Analyzing the Bridgewater-Patterson troubles

Teddy Bridgewater and Cordarrelle Patterson are having trouble connecting consistently. What’s going on? They elaborate and the stats show emphasize the issue.

Sunday’s win emphasized a few trouble areas for the Minnesota Vikings’ passing game.

Specifically, most of the trouble has come when rookie quarterback Teddy Bridgewater has tried to connect with second-year receiver Cordarrelle Patterson.

To wit: The Vikings offense put up only seven points in the first half of their 29-22 win. It was that same first half when Bridgewater targeted Patterson seven times and connected with him only once.

The most obvious of those misses was a failed shot to a wide open Cordarrelle Patterson 47 yards downfield. Bridgwater overthrew Patterson by about two yards.

“All I have to do is just hit the guy when he’s wide open. Cordarrelle, he was wide open earlier in the game and I just overthrew him,” Bridgewater said. “That’s one of those plays where a guy is that wide open, just give him the ball that he can catch and go score a touchdown.”

Patterson admitted some frustration with the missed opportunities, but he said he believes he and Bridgewater can straighten things out with more practice.

“Of course it’s frustrating. But at the end of the game we got the win,” Patterson said Sunday. “We’re going to look past that, all them deep balls. We’re just got to work more after practice and try to get that communication going.”

Against the Redskins, Bridgewater threw for Patterson seven times, but connected with him only once for a 9-yard gain. Three of those misses were on targets 16 yards or more downfield.

“It’s nothing between the two – it’s they’re not precise enough,” head coach Mike Zimmer said on Monday, admitting that there is something missing between Patterson and Bridgewater. “… We’d love for (Patterson) to be involved but there’s – guys have to make sure that they’re in the right places more.”

On the missed shot 47 yards downfield, Zimmer admitted the defensive back blew the coverage, leaving Patterson wide open. He said Patterson was initially supposed to run a different route but had the option to go downfield, which he did. But …

“Teddy was expecting him to be a little more inside, so it was really more of a miscommunication than really anything else, honestly,” Zimmer said. “He should have hit it and I think Cordarrelle could have done a better job catching it as well.”

Patterson has been targeted 56 times this season, two less than team leader Greg Jennings, but he has caught only 26 of those targets for 308 yards. No one else on the team has caught less than 50 percent of their targets this year.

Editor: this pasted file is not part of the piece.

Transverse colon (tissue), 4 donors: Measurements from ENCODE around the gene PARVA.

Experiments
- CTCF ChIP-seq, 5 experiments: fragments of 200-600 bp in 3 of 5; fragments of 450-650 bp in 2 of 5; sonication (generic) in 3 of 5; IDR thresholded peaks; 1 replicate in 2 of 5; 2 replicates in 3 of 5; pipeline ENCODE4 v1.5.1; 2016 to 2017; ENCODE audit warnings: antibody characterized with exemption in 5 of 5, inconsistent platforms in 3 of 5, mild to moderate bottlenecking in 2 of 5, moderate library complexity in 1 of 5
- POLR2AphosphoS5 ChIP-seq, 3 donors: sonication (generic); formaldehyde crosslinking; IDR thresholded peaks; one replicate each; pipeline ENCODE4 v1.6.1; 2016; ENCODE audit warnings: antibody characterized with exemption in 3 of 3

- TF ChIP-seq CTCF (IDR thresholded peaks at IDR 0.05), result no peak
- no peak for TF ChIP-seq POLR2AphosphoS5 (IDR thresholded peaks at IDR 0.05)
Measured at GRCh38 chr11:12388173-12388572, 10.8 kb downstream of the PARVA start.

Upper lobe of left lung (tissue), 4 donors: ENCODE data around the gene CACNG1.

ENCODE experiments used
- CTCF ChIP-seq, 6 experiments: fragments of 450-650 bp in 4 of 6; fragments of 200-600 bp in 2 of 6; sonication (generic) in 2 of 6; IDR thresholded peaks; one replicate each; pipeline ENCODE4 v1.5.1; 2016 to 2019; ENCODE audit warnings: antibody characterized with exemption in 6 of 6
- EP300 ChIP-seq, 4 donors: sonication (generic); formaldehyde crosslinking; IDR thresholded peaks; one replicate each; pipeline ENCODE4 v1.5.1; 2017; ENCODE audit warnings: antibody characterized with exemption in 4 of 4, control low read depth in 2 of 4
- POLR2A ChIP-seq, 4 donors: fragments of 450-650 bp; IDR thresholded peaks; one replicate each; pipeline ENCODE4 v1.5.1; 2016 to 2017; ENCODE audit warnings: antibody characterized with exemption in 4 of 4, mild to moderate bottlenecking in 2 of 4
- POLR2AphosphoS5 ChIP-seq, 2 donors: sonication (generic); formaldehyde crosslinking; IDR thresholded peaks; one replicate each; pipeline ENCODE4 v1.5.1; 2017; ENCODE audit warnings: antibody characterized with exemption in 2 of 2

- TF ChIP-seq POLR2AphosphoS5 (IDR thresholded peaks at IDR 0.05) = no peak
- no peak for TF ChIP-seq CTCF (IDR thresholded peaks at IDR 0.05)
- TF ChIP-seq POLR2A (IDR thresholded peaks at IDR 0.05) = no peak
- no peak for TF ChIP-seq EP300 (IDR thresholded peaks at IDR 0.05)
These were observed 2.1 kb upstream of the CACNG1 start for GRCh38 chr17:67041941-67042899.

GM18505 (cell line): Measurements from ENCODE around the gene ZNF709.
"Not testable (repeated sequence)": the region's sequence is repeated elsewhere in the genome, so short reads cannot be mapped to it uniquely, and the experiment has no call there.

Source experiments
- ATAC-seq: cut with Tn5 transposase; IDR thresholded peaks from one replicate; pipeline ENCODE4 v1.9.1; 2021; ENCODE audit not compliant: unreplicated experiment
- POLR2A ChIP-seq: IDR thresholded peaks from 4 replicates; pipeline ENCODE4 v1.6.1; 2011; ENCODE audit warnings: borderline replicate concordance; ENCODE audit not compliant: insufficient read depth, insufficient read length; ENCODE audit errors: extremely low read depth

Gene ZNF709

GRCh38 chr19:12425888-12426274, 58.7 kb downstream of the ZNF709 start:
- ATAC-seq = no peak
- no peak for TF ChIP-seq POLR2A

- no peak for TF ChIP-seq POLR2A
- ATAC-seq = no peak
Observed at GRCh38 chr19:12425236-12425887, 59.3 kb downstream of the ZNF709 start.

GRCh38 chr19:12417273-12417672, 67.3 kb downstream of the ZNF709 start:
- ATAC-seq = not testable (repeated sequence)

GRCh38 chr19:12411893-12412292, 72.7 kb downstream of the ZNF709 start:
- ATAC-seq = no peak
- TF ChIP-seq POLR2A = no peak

Bridgewater said he believes he is good at throwing the deep ball, but he said offensive coordinator Norv Turner and quarterbacks coach Scott Turner have told him to throw to an area more instead of looking at the receiver.

“Sometimes with me trying to be a perfect passer, I tend to look at the wide receiver and sometimes I end up overthrowing him or underthrowing him instead of just throwing it to the area, putting enough arc and pace on the ball, giving the guy a chance to make the play,” Bridgewater said.

Zimmer also said he believes Bridgewater is good at throwing the deep ball. In fact, he said the Vikings could open it up a little more often. He has a different philosophy than ex-Vikings coach Brad Childress, who believed that throwing “a long foul ball” – in other words, being so cautious as to give no one a chance to catch it – does no good.

“Even if you don’t hit them, that’s not necessarily a bad thing,” Zimmer said. “I mean, what’s the difference (between) just missing the 50-yard shot or you gain one yard? Second-and-9 or second-and-10, same deal. There’s a lot of strategy involved in some of those things we’re doing.”

Bridgewater said taking deep shots in the first half helped back up Washington’s aggressive cornerbacks in the second half, when the Vikings had more success with a shorter passing game.

Zimmer said throwing the deep ball makes the defense respect that aspect of the passing game and can also draw big penalties.

But there is another factor to consider. Four of the Vikings’ eight interceptions thrown this year have been intended for Patterson, according to Pro Football Focus, including two of Bridgewater’s five interceptions. By contrast, none of Bridgewater’s interceptions were intended for Greg Jennings, who is considered the Vikings’ best route-runner.

“I do know one thing about Teddy: if it is a problem that he will work extremely hard at whatever his deficiencies are,” Zimmer said. “If he believes that’s one of them, then I’m sure he’ll work on it. And we’re going to continue to do it and continue to practice it.”


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